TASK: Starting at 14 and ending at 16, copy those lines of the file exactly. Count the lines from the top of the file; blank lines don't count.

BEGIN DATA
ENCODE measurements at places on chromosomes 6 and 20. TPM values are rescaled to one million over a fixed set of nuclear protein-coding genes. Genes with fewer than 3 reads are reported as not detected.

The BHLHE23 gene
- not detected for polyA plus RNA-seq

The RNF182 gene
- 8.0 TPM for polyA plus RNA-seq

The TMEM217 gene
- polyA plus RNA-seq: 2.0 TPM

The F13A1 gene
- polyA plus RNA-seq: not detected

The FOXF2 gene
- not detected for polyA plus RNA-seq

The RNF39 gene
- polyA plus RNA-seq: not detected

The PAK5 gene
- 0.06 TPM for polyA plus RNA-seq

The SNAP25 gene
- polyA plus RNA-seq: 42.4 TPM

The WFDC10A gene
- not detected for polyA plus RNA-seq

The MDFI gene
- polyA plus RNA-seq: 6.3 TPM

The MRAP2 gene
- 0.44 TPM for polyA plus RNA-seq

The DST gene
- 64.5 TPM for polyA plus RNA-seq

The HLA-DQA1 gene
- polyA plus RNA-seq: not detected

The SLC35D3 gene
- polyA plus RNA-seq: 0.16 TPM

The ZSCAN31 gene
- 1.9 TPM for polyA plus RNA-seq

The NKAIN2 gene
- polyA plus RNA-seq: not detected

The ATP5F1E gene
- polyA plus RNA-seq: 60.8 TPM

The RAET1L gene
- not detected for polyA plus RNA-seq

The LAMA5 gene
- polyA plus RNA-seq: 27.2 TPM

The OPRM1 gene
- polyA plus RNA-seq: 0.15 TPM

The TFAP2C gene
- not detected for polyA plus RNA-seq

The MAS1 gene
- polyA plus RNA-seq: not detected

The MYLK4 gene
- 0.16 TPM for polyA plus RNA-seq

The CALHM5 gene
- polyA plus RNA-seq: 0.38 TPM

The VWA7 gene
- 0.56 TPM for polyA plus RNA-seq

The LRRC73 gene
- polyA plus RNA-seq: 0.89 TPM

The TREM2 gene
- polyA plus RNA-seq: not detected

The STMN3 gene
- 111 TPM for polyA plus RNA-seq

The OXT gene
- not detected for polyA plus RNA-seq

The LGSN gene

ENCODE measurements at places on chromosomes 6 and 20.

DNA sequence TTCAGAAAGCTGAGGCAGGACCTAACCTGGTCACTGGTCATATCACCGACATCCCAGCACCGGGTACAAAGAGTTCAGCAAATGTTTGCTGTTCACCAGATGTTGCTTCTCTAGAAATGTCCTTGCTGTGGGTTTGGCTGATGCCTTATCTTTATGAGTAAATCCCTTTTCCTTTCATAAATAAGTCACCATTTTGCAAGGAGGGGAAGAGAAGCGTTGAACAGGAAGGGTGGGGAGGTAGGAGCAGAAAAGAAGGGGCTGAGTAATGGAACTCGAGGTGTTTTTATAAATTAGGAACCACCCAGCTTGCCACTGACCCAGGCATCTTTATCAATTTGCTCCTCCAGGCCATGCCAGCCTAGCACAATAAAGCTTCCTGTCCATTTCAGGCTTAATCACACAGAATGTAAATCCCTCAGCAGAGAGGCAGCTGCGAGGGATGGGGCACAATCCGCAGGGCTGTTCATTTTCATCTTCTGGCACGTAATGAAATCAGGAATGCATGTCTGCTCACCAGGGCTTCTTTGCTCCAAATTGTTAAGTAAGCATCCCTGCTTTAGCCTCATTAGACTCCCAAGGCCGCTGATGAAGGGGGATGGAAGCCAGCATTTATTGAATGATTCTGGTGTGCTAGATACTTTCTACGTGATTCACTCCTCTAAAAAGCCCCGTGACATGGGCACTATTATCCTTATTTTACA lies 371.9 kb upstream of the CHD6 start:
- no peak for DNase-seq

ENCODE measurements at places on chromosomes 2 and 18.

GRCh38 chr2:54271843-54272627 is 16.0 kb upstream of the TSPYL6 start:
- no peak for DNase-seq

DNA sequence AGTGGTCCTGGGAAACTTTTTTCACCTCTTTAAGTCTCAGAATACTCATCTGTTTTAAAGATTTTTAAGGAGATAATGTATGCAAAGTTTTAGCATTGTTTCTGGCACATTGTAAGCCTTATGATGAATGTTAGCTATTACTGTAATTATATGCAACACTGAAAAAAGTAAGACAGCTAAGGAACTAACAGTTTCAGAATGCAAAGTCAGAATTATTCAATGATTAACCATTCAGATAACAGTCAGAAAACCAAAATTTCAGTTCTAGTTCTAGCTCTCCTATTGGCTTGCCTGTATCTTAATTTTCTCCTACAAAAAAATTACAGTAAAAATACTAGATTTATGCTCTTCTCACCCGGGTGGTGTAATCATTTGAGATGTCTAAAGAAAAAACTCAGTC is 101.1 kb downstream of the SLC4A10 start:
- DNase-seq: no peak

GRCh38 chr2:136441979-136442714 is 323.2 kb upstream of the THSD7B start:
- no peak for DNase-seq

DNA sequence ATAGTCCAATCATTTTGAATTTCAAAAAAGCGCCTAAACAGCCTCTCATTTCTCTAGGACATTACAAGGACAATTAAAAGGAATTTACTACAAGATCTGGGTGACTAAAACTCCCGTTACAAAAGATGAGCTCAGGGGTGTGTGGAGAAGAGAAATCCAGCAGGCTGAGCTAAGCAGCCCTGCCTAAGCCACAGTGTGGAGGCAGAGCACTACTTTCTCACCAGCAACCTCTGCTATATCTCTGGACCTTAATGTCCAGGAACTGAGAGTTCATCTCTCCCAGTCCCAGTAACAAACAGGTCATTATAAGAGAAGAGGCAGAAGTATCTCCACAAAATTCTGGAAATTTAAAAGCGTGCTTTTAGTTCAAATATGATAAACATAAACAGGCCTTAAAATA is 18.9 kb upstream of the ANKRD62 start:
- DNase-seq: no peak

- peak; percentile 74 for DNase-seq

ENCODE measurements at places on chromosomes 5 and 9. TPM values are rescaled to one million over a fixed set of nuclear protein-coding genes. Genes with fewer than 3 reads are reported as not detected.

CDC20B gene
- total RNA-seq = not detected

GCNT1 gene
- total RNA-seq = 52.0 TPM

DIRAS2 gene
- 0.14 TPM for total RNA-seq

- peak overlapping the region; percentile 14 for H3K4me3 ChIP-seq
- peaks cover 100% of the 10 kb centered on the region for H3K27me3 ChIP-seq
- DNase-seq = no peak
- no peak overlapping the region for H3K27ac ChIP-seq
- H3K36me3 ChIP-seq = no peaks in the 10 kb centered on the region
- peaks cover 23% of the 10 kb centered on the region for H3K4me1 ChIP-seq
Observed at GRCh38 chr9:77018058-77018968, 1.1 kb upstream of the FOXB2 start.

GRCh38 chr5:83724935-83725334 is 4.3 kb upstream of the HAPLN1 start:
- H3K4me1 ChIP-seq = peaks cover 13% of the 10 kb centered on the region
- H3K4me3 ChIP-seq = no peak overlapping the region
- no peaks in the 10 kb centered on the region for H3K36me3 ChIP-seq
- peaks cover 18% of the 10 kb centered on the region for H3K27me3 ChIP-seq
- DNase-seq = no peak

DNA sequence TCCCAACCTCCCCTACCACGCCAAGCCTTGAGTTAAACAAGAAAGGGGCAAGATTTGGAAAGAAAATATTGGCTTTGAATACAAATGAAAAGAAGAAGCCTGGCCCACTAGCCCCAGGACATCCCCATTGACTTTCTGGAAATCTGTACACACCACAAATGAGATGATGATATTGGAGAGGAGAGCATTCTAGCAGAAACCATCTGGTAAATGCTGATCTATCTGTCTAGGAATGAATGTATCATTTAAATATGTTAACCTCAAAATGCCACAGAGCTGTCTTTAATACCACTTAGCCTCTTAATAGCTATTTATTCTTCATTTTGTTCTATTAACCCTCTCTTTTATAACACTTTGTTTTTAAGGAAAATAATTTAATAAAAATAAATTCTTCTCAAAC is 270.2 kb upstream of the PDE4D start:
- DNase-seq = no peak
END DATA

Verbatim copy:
The PAK5 gene
- 0.06 TPM for polyA plus RNA-seq

The SNAP25 gene